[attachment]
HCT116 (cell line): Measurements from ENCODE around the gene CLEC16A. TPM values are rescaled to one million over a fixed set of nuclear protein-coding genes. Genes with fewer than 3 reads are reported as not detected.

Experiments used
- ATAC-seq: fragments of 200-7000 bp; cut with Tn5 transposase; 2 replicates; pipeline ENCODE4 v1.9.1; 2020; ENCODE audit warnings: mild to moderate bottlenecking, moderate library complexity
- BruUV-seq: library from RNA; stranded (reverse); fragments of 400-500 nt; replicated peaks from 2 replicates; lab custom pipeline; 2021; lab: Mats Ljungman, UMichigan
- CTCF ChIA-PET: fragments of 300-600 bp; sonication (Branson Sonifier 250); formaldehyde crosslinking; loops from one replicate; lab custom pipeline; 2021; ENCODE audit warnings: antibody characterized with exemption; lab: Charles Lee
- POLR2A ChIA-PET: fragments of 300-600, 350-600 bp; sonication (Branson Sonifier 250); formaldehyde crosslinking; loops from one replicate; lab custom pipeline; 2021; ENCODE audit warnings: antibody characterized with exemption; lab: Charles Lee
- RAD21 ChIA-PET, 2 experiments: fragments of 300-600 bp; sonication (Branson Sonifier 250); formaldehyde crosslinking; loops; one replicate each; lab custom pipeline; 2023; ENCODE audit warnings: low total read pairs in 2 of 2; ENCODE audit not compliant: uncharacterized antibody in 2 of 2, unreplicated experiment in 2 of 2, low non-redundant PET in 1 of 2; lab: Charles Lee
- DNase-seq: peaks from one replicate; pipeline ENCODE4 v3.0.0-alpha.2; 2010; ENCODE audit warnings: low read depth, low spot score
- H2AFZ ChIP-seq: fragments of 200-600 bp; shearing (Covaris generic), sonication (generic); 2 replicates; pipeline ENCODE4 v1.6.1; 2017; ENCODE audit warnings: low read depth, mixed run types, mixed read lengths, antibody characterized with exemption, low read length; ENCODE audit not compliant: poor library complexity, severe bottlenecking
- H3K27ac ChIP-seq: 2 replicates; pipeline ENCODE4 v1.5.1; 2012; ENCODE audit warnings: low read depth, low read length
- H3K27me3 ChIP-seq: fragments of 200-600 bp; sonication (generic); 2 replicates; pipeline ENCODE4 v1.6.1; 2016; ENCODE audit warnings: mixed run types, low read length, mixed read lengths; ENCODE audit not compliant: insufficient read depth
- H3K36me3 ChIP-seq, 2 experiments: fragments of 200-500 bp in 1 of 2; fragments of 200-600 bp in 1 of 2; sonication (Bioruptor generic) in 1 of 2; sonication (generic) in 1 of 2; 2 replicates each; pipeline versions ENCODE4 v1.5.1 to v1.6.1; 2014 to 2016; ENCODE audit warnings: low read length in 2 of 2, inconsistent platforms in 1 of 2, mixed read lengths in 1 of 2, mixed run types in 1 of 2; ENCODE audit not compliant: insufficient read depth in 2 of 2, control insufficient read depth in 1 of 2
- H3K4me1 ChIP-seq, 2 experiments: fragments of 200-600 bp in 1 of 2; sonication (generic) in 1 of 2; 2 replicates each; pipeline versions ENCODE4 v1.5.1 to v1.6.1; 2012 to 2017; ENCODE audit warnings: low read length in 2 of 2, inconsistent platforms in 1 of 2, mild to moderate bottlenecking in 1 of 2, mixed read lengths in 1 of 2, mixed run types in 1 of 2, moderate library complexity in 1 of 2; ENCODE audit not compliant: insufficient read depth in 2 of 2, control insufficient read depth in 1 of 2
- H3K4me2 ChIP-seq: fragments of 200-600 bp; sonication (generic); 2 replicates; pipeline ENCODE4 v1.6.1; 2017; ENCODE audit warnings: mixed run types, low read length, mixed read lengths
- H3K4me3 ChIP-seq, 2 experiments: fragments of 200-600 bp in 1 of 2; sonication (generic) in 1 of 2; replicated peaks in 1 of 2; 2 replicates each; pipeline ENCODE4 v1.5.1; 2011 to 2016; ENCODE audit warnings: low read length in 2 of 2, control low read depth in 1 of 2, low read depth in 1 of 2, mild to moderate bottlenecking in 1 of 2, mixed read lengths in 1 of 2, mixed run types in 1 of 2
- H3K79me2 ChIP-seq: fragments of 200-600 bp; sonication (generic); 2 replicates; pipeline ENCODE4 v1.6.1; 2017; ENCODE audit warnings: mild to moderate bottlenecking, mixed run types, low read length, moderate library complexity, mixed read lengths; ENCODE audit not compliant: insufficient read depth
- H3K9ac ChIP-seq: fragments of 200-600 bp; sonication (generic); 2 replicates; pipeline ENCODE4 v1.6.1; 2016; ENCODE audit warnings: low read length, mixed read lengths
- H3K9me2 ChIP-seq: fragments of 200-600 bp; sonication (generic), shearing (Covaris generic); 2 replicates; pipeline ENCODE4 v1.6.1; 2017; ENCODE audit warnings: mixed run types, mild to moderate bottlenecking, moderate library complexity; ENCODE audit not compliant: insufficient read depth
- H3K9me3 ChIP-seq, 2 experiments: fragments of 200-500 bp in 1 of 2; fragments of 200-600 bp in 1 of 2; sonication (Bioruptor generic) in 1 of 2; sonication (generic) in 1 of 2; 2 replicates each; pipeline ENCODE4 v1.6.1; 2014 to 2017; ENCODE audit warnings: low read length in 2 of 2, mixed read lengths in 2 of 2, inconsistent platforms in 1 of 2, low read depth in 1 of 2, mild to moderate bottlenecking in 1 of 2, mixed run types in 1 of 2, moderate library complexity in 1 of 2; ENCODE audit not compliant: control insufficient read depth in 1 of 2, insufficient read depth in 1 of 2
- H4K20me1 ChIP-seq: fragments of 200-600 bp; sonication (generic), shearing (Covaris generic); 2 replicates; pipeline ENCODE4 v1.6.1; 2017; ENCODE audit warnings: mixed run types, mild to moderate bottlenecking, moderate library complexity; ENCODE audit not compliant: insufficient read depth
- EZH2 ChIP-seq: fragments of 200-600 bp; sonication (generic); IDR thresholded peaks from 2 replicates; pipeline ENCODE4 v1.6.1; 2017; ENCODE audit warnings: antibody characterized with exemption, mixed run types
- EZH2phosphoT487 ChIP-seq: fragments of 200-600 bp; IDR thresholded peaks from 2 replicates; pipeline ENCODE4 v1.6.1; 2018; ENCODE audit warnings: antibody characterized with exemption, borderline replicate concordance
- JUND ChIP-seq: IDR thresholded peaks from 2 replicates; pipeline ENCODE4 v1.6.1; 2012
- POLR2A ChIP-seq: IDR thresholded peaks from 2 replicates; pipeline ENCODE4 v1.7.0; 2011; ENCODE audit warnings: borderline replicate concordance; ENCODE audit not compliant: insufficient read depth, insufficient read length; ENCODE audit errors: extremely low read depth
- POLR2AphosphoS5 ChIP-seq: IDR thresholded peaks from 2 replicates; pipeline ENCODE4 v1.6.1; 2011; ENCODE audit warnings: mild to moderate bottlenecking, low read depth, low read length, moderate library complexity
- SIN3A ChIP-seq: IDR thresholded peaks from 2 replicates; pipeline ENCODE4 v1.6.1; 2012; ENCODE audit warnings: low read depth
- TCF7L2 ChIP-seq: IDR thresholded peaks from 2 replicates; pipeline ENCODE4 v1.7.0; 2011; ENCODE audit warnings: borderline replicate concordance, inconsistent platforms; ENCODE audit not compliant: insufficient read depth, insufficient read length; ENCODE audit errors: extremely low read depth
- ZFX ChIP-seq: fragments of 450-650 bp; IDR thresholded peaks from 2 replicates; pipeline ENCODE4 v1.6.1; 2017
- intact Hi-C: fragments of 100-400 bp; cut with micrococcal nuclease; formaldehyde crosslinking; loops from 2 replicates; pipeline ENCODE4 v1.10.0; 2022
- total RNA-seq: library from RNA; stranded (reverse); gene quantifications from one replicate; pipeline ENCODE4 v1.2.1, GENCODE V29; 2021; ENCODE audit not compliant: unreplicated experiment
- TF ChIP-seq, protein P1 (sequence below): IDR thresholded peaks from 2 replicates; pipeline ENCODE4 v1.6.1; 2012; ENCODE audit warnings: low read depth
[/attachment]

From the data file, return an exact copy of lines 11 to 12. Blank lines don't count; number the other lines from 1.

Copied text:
- H3K27me3 ChIP-seq: fragments of 200-600 bp; sonication (generic); 2 replicates; pipeline ENCODE4 v1.6.1; 2016; ENCODE audit warnings: mixed run types, low read length, mixed read lengths; ENCODE audit not compliant: insufficient read depth
- H3K36me3 ChIP-seq, 2 experiments: fragments of 200-500 bp in 1 of 2; fragments of 200-600 bp in 1 of 2; sonication (Bioruptor generic) in 1 of 2; sonication (generic) in 1 of 2; 2 replicates each; pipeline versions ENCODE4 v1.5.1 to v1.6.1; 2014 to 2016; ENCODE audit warnings: low read length in 2 of 2, inconsistent platforms in 1 of 2, mixed read lengths in 1 of 2, mixed run types in 1 of 2; ENCODE audit not compliant: insufficient read depth in 2 of 2, control insufficient read depth in 1 of 2